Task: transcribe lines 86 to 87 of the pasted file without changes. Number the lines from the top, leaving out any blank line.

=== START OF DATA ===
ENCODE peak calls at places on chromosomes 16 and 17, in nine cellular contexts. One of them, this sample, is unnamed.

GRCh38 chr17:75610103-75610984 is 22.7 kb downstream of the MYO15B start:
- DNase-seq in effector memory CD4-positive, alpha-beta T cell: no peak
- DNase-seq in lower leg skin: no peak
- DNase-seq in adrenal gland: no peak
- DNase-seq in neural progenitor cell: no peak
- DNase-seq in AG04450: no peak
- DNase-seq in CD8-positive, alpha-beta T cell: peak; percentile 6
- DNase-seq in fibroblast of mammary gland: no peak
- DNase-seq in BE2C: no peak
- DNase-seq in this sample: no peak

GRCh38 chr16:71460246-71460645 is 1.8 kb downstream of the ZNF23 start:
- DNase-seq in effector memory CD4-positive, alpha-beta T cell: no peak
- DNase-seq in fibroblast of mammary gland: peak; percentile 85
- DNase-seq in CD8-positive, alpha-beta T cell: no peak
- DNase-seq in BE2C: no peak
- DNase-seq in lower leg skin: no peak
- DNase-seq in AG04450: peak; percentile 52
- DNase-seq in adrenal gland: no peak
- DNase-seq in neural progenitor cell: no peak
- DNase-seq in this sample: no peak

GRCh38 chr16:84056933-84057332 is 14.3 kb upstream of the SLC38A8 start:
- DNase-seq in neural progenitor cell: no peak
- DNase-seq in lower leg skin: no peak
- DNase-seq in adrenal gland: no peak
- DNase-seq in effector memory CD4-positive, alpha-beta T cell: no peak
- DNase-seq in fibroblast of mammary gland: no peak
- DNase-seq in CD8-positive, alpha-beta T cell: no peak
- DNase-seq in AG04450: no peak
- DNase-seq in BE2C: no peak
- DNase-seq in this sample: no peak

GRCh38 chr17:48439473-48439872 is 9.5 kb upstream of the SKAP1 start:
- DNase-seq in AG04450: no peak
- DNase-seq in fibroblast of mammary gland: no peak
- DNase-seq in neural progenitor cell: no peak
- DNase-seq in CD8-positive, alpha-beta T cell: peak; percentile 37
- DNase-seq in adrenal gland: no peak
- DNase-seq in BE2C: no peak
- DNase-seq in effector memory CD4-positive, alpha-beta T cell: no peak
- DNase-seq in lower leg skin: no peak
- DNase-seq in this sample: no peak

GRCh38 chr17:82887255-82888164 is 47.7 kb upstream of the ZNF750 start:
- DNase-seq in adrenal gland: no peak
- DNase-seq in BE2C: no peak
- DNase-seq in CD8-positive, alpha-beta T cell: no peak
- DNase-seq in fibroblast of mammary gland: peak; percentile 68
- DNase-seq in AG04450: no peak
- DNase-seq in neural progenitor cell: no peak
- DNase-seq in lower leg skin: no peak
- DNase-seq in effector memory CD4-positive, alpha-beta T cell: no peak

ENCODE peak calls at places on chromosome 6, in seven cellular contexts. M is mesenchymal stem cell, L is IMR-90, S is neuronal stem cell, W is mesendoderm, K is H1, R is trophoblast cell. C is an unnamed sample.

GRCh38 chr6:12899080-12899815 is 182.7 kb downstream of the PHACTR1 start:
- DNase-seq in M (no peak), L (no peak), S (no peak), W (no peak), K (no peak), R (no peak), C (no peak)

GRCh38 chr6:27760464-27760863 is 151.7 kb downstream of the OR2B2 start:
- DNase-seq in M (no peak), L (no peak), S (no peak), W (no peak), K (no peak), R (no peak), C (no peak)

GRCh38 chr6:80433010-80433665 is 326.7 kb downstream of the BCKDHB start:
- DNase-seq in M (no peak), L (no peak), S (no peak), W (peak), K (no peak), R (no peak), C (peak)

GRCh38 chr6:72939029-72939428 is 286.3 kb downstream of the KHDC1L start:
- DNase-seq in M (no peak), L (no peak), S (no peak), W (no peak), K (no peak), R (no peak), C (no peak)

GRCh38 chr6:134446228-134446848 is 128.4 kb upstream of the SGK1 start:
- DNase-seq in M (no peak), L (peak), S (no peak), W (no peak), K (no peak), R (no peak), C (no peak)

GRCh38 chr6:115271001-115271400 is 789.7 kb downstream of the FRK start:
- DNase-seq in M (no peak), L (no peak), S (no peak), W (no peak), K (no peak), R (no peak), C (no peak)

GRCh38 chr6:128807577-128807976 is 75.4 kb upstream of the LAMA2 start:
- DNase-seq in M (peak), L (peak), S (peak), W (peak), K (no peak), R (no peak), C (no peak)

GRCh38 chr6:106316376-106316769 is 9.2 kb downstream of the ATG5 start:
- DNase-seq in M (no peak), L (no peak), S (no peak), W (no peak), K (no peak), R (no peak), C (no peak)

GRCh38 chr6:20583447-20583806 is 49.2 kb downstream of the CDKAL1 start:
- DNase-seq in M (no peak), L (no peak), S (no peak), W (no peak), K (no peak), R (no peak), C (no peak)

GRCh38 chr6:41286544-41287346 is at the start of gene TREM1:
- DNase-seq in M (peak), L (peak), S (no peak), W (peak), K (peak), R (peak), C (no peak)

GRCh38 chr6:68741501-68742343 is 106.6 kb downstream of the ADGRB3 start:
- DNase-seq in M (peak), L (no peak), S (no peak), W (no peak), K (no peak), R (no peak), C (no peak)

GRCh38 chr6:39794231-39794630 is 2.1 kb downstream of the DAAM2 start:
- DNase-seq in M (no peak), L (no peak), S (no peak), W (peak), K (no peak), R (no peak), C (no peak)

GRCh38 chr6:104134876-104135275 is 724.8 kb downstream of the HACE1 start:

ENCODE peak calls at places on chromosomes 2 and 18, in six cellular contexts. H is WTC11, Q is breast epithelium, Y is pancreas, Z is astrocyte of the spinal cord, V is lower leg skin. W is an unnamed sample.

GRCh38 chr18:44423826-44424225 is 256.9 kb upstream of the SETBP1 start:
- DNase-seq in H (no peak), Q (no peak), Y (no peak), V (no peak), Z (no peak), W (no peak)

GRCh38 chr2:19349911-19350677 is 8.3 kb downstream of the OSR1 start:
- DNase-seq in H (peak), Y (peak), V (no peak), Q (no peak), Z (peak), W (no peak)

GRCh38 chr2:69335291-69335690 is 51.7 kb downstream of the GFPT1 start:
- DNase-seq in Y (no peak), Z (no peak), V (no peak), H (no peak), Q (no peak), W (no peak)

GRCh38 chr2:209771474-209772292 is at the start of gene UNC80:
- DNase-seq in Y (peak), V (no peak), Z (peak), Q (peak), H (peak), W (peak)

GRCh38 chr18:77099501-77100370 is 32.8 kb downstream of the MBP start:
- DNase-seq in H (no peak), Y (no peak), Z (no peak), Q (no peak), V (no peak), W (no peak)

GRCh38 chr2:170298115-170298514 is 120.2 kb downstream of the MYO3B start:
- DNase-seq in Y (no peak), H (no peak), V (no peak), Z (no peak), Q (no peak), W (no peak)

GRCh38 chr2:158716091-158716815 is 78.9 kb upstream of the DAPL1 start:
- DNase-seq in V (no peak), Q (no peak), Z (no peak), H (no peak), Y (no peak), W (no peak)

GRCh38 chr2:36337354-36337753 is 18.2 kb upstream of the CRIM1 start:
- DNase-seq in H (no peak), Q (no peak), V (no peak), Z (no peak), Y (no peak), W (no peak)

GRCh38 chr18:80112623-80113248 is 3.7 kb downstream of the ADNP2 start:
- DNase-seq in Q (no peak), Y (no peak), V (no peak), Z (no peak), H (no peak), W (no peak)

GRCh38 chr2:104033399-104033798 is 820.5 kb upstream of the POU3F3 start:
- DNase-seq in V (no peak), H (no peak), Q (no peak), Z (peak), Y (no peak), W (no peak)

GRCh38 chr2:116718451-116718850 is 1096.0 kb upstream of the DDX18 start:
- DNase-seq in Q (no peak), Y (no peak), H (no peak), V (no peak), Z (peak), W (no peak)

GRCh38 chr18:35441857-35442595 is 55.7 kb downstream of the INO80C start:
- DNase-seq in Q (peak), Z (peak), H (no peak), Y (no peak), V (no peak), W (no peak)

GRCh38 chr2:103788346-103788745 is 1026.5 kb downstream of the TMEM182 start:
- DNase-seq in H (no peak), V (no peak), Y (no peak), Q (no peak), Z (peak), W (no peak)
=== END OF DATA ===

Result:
GRCh38 chr18:77099501-77100370 is 32.8 kb downstream of the MBP start:
- DNase-seq in H (no peak), Y (no peak), Z (no peak), Q (no peak), V (no peak), W (no peak)